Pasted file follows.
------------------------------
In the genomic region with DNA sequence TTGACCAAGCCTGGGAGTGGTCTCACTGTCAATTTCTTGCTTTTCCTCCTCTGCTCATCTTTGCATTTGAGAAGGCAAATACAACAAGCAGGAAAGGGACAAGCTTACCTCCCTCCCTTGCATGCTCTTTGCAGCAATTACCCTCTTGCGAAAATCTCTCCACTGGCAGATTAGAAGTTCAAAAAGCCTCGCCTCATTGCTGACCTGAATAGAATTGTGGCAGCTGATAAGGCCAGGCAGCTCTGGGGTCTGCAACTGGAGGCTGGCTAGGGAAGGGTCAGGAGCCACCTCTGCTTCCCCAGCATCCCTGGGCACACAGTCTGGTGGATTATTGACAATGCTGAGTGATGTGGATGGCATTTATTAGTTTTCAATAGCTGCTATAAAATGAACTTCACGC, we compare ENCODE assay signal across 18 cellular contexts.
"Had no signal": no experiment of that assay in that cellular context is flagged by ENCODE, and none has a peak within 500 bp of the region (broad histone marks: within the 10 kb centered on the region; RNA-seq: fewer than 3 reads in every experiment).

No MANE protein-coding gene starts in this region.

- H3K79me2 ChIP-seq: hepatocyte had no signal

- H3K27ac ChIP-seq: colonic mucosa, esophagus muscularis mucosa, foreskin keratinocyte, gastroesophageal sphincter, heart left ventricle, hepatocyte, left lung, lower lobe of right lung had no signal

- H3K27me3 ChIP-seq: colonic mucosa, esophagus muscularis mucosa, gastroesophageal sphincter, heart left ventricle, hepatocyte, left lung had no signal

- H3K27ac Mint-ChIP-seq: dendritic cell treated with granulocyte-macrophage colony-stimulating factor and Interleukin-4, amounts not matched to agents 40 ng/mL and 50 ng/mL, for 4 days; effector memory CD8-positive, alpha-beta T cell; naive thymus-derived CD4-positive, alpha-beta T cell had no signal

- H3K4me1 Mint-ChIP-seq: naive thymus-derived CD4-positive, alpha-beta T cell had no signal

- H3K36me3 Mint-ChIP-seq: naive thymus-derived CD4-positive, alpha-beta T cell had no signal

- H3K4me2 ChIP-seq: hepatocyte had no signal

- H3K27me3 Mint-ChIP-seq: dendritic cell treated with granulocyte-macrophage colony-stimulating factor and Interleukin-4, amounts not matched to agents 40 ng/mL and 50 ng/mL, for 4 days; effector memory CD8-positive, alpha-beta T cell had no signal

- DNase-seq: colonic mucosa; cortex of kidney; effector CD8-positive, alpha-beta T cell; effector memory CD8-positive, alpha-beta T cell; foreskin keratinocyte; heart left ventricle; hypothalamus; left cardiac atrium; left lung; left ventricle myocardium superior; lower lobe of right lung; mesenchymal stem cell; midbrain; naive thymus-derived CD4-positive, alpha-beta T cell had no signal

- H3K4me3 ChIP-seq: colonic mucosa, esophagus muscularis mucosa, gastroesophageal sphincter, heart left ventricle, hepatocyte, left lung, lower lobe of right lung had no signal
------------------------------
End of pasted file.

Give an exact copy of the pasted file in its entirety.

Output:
In the genomic region with DNA sequence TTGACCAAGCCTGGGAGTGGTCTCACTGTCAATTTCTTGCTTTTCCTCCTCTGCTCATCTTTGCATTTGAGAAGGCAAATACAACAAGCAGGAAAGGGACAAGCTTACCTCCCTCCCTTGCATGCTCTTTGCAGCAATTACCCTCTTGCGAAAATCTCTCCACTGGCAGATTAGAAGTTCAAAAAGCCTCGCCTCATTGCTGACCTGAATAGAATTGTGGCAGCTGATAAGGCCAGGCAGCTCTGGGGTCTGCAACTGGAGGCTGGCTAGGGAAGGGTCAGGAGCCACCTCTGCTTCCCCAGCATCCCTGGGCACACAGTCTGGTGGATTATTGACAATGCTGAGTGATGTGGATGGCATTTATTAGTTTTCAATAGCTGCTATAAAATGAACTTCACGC, we compare ENCODE assay signal across 18 cellular contexts.
"Had no signal": no experiment of that assay in that cellular context is flagged by ENCODE, and none has a peak within 500 bp of the region (broad histone marks: within the 10 kb centered on the region; RNA-seq: fewer than 3 reads in every experiment).

No MANE protein-coding gene starts in this region.

- H3K79me2 ChIP-seq: hepatocyte had no signal

- H3K27ac ChIP-seq: colonic mucosa, esophagus muscularis mucosa, foreskin keratinocyte, gastroesophageal sphincter, heart left ventricle, hepatocyte, left lung, lower lobe of right lung had no signal

- H3K27me3 ChIP-seq: colonic mucosa, esophagus muscularis mucosa, gastroesophageal sphincter, heart left ventricle, hepatocyte, left lung had no signal

- H3K27ac Mint-ChIP-seq: dendritic cell treated with granulocyte-macrophage colony-stimulating factor and Interleukin-4, amounts not matched to agents 40 ng/mL and 50 ng/mL, for 4 days; effector memory CD8-positive, alpha-beta T cell; naive thymus-derived CD4-positive, alpha-beta T cell had no signal

- H3K4me1 Mint-ChIP-seq: naive thymus-derived CD4-positive, alpha-beta T cell had no signal

- H3K36me3 Mint-ChIP-seq: naive thymus-derived CD4-positive, alpha-beta T cell had no signal

- H3K4me2 ChIP-seq: hepatocyte had no signal

- H3K27me3 Mint-ChIP-seq: dendritic cell treated with granulocyte-macrophage colony-stimulating factor and Interleukin-4, amounts not matched to agents 40 ng/mL and 50 ng/mL, for 4 days; effector memory CD8-positive, alpha-beta T cell had no signal

- DNase-seq: colonic mucosa; cortex of kidney; effector CD8-positive, alpha-beta T cell; effector memory CD8-positive, alpha-beta T cell; foreskin keratinocyte; heart left ventricle; hypothalamus; left cardiac atrium; left lung; left ventricle myocardium superior; lower lobe of right lung; mesenchymal stem cell; midbrain; naive thymus-derived CD4-positive, alpha-beta T cell had no signal

- H3K4me3 ChIP-seq: colonic mucosa, esophagus muscularis mucosa, gastroesophageal sphincter, heart left ventricle, hepatocyte, left lung, lower lobe of right lung had no signal